Postdoctoral Researcher Eraliev Sherzod ja työryhmä (IMPACT)

366300 €

Post-Soviet Immigration in the Wake of the Russian Invasion of Ukraine and Its Repercussions for the Finnish Immigration Policies

Tieteellinen tutkimus / siihen pohjautuva työ | Nelivuotinen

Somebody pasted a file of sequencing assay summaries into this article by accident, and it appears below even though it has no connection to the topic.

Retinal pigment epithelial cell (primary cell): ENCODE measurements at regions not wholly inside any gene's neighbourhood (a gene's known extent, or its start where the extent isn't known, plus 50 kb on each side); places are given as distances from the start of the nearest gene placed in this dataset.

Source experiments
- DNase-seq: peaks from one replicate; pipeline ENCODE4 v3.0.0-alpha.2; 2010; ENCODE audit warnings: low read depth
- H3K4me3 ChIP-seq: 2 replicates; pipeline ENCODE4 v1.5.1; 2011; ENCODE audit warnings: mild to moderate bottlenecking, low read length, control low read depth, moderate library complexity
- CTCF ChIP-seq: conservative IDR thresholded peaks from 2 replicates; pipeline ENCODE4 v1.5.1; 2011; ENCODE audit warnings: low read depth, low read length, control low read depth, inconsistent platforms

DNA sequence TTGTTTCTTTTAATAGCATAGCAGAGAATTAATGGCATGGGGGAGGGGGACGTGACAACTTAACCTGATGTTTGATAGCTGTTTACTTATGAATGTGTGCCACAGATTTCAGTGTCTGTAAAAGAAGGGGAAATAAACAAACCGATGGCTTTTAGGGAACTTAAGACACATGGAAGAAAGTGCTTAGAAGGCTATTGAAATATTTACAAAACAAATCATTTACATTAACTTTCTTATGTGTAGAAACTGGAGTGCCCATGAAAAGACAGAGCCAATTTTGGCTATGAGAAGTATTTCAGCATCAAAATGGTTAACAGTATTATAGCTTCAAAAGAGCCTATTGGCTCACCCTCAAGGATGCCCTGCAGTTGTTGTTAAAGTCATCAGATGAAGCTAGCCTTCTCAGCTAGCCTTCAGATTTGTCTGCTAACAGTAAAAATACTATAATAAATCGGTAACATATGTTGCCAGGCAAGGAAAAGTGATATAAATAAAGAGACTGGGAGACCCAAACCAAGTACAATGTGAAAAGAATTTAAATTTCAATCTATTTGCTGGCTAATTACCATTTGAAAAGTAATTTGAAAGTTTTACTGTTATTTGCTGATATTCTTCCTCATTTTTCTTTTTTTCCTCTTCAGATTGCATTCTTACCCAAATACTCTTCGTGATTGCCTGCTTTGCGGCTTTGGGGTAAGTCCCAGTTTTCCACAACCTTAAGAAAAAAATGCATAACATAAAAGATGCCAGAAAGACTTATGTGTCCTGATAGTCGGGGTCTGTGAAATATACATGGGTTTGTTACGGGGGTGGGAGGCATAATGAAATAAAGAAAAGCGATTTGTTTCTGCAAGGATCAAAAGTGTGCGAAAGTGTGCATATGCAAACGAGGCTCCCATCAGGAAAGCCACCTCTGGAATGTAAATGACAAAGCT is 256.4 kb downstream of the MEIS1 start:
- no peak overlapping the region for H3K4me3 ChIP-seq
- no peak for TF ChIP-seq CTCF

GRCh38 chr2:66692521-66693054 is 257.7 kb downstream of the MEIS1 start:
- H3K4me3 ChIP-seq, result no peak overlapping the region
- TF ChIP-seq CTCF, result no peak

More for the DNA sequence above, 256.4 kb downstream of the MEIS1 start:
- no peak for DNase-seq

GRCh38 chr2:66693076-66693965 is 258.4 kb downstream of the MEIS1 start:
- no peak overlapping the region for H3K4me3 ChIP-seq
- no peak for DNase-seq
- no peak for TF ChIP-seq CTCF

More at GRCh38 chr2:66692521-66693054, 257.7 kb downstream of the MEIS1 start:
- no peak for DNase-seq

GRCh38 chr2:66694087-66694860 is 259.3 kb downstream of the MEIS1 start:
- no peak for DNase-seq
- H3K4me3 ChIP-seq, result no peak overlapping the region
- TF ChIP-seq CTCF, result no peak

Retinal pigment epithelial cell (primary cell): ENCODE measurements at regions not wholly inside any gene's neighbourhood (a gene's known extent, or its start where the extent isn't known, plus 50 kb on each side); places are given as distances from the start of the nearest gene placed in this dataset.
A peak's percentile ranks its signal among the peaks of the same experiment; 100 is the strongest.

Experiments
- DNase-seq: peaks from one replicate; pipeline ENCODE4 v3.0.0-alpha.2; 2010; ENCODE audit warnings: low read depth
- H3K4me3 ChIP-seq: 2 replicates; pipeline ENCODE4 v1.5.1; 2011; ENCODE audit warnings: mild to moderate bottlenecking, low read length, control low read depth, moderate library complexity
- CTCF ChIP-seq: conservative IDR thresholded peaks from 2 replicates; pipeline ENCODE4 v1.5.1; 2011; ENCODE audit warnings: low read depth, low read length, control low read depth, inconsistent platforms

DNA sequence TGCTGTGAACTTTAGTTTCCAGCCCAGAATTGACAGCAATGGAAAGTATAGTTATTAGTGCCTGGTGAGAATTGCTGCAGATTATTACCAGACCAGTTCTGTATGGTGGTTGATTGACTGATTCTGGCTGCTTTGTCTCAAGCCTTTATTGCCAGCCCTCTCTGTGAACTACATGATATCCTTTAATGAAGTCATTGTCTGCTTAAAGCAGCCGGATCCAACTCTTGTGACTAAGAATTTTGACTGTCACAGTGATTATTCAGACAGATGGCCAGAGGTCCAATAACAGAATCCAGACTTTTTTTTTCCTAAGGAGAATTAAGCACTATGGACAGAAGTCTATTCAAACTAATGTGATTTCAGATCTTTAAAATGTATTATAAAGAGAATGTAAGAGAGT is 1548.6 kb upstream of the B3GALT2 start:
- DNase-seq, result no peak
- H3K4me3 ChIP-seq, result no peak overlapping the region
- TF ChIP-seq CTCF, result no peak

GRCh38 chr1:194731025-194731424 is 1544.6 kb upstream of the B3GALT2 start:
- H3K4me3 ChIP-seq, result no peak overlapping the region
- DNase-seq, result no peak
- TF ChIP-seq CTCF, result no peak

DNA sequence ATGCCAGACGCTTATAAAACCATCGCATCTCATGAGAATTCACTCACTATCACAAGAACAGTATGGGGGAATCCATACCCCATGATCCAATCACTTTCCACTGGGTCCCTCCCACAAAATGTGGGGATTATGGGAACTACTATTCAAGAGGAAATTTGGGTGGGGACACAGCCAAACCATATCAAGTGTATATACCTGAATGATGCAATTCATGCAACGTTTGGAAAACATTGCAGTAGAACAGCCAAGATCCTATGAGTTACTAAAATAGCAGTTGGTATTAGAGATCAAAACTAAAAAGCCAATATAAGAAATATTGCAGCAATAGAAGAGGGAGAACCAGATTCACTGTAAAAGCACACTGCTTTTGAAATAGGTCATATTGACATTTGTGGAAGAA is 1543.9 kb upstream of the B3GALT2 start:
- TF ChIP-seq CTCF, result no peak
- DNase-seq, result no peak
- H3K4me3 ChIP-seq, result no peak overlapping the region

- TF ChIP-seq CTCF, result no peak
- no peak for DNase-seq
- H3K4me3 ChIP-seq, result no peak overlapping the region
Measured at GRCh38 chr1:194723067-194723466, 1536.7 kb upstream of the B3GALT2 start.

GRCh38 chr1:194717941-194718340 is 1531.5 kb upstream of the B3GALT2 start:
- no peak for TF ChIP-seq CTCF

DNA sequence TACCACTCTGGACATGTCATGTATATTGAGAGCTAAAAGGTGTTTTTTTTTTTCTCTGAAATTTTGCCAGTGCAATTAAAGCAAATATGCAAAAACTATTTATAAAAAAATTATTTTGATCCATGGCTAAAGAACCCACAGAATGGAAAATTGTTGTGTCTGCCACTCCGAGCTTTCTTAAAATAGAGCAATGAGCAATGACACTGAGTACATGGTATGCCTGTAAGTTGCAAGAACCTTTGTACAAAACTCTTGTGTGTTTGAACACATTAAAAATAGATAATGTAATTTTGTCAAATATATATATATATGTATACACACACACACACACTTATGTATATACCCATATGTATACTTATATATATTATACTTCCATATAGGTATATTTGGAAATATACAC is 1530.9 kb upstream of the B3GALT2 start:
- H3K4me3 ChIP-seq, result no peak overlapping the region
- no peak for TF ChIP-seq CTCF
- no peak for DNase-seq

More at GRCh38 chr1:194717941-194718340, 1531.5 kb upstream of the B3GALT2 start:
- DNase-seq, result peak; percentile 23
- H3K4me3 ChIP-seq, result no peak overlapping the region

The overall aim of this project is to investigate the multifaceted implications of newly-emerging immigration flows from post-Soviet societies into Finland in the wake of the Russian invasion of Ukraine since February 2022. It aims to explore the potential emergence of parallel immigrant societies due to the influx of Russian-speaking populations, considering the diverse cohorts of immigrants and the Finnish government’s proposed immigration policy changes. The Russian invasion of Ukraine has rippled across geopolitical boundaries, sparking extensive migration movements as individuals sought refuge and opportunities beyond the conflict zones. Among the countries affected, Finland, with its geographical proximity to Russia and Ukraine, has experienced a noticeable increase in immigration from the post-Soviet space. This migration phenomenon encompasses a diverse array of immigrants, including Ukrainian refugees escaping the horrors of the war, Russians fleeing their homeland due to the war efforts initiated by their government, and labour migrants predominantly originating from Central Asia. The project is very timely. In light of global transformations, especially in the wake of the Russian invasion of Ukraine, Finland is also facing multidimensional challenges like many other EU countries. Migration governance and migrant integration are some of the key challenges in this regard. These concerns are especially timely and alarming when we consider the fact that Russia’s aggression triggered new waves of migratory flows to the EU, particularly to Finland, due to its geographic proximity to the conflict zone. Understanding how Russian-speaking immigrants adapt to and integrate (or segregate from) the mainstream Finnish society is of paramount importance. In this sense, our project, bringing original insights from ethnographic fieldwork as well as producing new policy insights, will generate responses to society’s big questions.